Bruce Lipton, a world famous physician, educator and writer is often quoted by his fans as an icon of self-help and fitness. Born in 1906, Bruce Lipton obtained his medical degree from Harvard University and worked for the U.S. Public Health Service for over twenty years. He is best known for his studies into the human mind and the universe of human consciousness.
In his book The Biology of Belief: Research on the Changing Self, Bruce Lipton reveals how our thought processes are connected to the physical body. In this book he explores how opinion can shape and control our conscious information processing and our behavior patterns. To understand how this works you will need to look at how we think and why. According to Bruce Lipton, once we think, our brains release chemicals known as neurotransmitters, which flow through pathways in our brains. These neurotransmitters are responsible for coordinating all our thinking, communication and bodily functions.
Our thoughts, emotions, memories, skills, wisdom and creativity are produced with these neurotransmitters. However, it’s important to realize that our thinking is not solely a function of our brain. Our entire body, including our mind and subconscious mind also affects our thinking. Weaker believing can manifest in many different ways, from poor concentration and problem solving to cranky, anxious and angry.
Because our conscious mind does not always control our conscious information processing, sometimes we are forced to rely on our subconscious mind for help. For instance, if we are solving a problem or developing new skills, we may start by using logic and rational thinking. However, as soon as we get caught to our own”logical mystery” we revert to our emotional memory and behavior patterns. And before we know it we’re back at square one, with another issue and possibly another round of frustrated and angry response.
Bruce Lipton believes that the way we consider problem solving goes much beyond our intellectual capacities. Instead, he believes, our unconscious mind provides the important information that guides and directs our behavior. And although this portion of our mind is far more difficult to influence than logic and reflection, it’s also more immune to negative manipulation. It follows that we can change undesirable behavior patterns much more easily and effectively than we could with logic and rational thinking alone.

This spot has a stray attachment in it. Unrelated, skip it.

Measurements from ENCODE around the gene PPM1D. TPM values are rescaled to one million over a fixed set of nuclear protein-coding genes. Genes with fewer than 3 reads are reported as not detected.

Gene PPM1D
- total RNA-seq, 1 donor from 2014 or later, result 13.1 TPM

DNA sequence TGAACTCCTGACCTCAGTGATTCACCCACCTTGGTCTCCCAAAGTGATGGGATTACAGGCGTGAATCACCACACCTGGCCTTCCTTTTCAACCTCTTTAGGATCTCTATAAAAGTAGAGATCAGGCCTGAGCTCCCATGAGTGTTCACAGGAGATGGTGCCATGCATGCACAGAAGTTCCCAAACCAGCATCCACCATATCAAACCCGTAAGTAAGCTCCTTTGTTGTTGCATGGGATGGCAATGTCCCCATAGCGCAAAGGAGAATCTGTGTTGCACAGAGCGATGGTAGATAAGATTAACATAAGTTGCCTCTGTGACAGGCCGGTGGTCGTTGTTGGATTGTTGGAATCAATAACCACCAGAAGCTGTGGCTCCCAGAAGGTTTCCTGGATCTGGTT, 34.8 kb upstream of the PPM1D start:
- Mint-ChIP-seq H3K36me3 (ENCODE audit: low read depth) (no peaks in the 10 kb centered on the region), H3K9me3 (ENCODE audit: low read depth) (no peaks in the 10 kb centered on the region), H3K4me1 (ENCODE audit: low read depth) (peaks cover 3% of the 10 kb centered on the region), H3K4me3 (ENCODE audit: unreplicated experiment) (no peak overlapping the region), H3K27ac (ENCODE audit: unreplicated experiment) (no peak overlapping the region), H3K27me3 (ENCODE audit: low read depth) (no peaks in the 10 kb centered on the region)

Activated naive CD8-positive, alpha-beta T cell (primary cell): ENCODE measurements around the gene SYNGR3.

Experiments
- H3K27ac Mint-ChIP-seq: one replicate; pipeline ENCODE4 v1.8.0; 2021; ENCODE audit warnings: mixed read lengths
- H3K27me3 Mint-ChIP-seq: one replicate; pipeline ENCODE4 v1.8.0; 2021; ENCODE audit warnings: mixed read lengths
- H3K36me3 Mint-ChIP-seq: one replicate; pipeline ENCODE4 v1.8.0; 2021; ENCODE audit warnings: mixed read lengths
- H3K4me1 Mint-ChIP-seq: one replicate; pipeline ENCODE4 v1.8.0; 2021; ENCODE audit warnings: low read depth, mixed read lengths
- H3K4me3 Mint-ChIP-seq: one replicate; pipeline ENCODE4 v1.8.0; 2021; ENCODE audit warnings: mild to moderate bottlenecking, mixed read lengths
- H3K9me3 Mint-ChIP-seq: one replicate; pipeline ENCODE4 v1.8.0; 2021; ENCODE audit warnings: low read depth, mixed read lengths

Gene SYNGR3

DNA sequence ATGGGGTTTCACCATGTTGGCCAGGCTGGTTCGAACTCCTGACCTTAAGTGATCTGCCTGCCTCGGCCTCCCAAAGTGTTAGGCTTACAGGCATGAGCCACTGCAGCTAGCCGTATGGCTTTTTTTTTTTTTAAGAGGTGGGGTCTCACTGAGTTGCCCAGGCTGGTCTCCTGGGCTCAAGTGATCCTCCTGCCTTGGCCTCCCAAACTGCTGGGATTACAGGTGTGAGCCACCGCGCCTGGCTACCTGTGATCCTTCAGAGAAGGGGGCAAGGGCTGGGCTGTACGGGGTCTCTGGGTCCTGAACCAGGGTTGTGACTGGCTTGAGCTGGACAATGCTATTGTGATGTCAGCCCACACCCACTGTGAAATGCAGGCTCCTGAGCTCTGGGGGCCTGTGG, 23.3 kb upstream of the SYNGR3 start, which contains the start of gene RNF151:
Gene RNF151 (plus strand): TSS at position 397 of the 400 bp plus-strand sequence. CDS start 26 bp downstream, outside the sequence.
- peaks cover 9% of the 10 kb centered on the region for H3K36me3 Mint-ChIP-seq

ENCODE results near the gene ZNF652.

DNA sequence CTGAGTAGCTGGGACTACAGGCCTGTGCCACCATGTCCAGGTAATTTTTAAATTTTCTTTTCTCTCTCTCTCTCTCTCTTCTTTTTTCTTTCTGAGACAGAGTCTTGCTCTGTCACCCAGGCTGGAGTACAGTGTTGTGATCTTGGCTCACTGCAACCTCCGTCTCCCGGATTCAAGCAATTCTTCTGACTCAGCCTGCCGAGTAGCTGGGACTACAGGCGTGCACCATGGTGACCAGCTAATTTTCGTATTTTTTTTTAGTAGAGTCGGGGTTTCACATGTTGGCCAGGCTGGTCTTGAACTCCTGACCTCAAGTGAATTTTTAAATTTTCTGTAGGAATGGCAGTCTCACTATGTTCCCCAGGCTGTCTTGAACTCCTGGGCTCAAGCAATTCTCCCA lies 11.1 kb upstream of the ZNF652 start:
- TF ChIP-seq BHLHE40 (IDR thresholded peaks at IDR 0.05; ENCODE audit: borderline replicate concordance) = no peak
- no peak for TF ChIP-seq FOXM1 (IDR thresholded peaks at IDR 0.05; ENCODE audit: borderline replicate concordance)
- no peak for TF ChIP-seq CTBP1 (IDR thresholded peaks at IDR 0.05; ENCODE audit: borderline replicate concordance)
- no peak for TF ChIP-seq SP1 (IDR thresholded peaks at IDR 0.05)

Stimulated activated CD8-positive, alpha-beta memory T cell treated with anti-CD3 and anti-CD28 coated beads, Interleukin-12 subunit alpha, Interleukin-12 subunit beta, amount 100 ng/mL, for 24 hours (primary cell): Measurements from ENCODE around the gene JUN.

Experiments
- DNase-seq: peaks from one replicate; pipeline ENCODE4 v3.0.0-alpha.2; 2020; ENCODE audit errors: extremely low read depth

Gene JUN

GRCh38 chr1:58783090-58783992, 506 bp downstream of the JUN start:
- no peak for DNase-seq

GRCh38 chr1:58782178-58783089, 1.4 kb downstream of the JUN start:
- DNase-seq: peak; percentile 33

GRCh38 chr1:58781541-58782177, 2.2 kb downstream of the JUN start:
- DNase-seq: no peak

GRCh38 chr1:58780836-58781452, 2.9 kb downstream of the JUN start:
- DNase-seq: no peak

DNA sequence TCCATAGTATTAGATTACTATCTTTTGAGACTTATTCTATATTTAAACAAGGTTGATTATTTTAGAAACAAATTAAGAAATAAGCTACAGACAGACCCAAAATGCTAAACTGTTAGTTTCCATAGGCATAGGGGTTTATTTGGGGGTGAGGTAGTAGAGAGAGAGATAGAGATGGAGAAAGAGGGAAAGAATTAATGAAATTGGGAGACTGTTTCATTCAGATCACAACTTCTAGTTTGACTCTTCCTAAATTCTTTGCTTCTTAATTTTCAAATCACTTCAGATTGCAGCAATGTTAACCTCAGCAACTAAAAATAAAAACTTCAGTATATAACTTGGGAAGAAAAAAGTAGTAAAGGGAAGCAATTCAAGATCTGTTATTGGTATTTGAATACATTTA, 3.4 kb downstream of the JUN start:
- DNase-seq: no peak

Bruce Lipton recommends using several problem solving techniques along with his classic ones. He says you need to be willing to go outside your comfort zone when solving complex problems, and he advocates using intuition as an extra tool. Intuition comes into play because it helps us connect what we know to our subconscious mind, which in turn helps us make connections to the unconscious mind. Another tool he proposes is to develop an inner filter to remove conscious information and focus all attention on the intuitive part of the brain. Because conscious information tends to limit our instinctive skills, consciously processing too much information at once can have a severe inhibitory effect.
Bruce Lipton offers several practical actions to help people solve their particular issues. These measures are based on his years of clinical practice and research. These steps are especially valuable for those who cannot afford or don’t need to spend money on counselling sessions. In actuality, if you believe that you need more help with problem solving, Bruce Lipton can often be a terrific source of support and inspiration.
Bruce Lipton’s problem solving techniques go beyond mere advice on the best way best to solve problems. In addition, he teaches that there are two parts to a problem; the physical problem and the emotional problem or concern. And he believes both of these parts can be separated because the physical problem is only a symptom of deeper psychological problems. . .so if you ignore the emotional problem, you will not be dismissing the physical one either.